Back when owner’s manuals were in Latin, the list of BMW options fit on a cocktail napkin and nothing was driver-adjustable.
The thinking was, We know how to make performance cars. This is what you need. Trust us. No more. Now we can fiddle with suspension stiffness, brake and throttle response, steering ratios and what the backup camera sees.
The less we can really drive—thanks to congestion and the long arm of the law—the more important such things become. If we can’t use the speed and handling, well, let us be entertained with choices instead.
Thus there’s a lot going on in any 335i, even in basic trim. Click through the iDrive computer menus and you’ll find options for the options, and information screens for everything but your carbohydrate intake. (I like the power readouts, but shouldn’t I be looking at the road?)
The fuel-saving feature that shuts off the engine when the car stops and then re-starts when it’s time to go is annoying enough that I disabled it. BMW provides a switch next to the ignition button for this.
Did the Bavarians add stop-start to be environmentally correct—but make it less than perfect so we won’t actually use it?
Last I heard, stopping and starting an engine causes more wear than letting it run.
The door latches are irritating too. Pull them once to unlock the door; pull them again to actually open the door. There may be a way to dial out the first pull—the owner’s manual devotes eight pages to the door locks (and three more to locking the trunk), but I don’t have the patience to sort through all this just to set my personal door-locking profile. On the outside, however, you can lock and unlock the doors just by touching the handle, and even pop the trunklid by sticking your foot under the bumper—if you do it just right.
The suspension and the 8-speed automatic transmission can be switched from economy mode to comfort, sport or, on some models, sport-plus. (A slick 6-speed manual gearbox and a clutch are also available.) Economy mode does much more than just shut down the engine at stoplights; it also minimizes the A-C and other energy-hogging systems, along with throttle and turbocharger response.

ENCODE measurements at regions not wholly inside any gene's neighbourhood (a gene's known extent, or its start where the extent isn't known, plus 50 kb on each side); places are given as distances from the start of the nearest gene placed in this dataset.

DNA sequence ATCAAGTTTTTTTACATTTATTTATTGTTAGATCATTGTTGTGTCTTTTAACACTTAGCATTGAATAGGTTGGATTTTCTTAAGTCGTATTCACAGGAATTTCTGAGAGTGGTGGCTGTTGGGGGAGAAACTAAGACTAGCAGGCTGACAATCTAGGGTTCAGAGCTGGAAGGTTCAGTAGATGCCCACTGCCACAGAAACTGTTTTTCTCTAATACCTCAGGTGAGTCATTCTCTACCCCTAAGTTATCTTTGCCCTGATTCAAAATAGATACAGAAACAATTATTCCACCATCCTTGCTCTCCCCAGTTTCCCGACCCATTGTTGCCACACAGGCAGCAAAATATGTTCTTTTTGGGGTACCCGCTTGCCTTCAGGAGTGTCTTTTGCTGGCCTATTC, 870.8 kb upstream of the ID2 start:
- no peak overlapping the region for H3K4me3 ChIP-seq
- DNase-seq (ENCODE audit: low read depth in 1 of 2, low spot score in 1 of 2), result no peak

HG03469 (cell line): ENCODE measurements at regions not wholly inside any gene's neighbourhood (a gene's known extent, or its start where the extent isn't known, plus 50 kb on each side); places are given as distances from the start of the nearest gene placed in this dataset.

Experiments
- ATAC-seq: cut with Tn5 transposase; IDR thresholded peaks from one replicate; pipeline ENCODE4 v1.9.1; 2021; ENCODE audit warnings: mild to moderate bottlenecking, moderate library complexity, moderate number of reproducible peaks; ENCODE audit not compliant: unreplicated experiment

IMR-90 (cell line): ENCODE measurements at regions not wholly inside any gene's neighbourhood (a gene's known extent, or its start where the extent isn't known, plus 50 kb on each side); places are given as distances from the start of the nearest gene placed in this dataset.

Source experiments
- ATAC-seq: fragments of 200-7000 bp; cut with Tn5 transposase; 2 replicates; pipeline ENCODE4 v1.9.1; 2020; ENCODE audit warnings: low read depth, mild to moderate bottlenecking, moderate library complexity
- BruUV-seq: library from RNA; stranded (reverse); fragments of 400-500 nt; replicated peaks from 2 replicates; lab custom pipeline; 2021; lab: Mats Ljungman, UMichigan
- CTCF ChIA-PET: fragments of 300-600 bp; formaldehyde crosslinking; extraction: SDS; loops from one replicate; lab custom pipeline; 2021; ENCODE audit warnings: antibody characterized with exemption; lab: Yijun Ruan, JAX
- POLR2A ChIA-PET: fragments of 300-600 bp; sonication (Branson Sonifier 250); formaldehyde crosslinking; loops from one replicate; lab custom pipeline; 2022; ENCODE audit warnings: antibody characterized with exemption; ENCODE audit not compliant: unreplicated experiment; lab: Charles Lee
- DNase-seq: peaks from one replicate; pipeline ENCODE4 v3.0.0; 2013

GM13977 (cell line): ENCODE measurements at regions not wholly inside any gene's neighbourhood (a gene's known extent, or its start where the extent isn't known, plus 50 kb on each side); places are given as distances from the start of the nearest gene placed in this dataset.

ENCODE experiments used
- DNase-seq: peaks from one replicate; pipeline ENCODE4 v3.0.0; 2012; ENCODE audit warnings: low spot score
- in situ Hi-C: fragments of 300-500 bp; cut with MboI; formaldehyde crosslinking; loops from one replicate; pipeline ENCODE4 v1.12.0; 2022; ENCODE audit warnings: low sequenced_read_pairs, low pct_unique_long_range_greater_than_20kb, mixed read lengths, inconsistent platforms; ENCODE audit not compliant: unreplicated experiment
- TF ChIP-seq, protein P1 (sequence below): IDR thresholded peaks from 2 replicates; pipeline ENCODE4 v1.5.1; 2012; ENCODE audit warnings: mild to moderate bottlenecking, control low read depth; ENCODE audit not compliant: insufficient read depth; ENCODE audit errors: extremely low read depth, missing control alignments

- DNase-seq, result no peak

BMW claims up to 20 percent better fuel efficiency in EcoPro, but I suspect most BMW drivers will save it for the gas-price apocalypse. Until then, sport mode is so appropriate for this car that I adopted it as my everyday setting. Sorry, Mother Earth.
Carmakers everywhere are downsizing engines and adding turbochargers, to squeeze more miles out of a gallon of fuel without sacrificing power. Thus, despite its model number, this car doesn’t pack a 3.5-liter motor; it’s a 3-liter straight-six.
But thanks to twin turbos, it’s rated for 300 horsepower, and strong horses they are, too. BMW says the 335i will hit 60 MPH from rest in 5.4 seconds, and it feels even quicker than that.
The engine is brilliant; so is the chassis. Even the electrically assisted steering now feels wonderfully dialed-in.
On the outside, from some angles the subtly restyled 3-Series can now be hard to differentiate from its bigger siblings, the 5- and 7-Series dreadnaughts. From behind the wheel, however, despite its near two tons, the lithe and lively 335i evokes some of the exceptional BMWs of yore—the Bavaria sedan, for instance. At $43,000 and up, the various 335i models are hardly inexpensive. (The 4-cylinder 328i can cost much less.) However, they are now as sophisticated as their bigger, much pricier siblings, yet more pleasing to drive.
As the “ultimate driving machine,” BMW no longer stands out as distinctly as it once did. A number of other companies have finally learned to build credible 3-Series wannabes, but just the fact that we keep comparing them to these BMWs should tell you something: The 3s are still the midsize sedans to beat.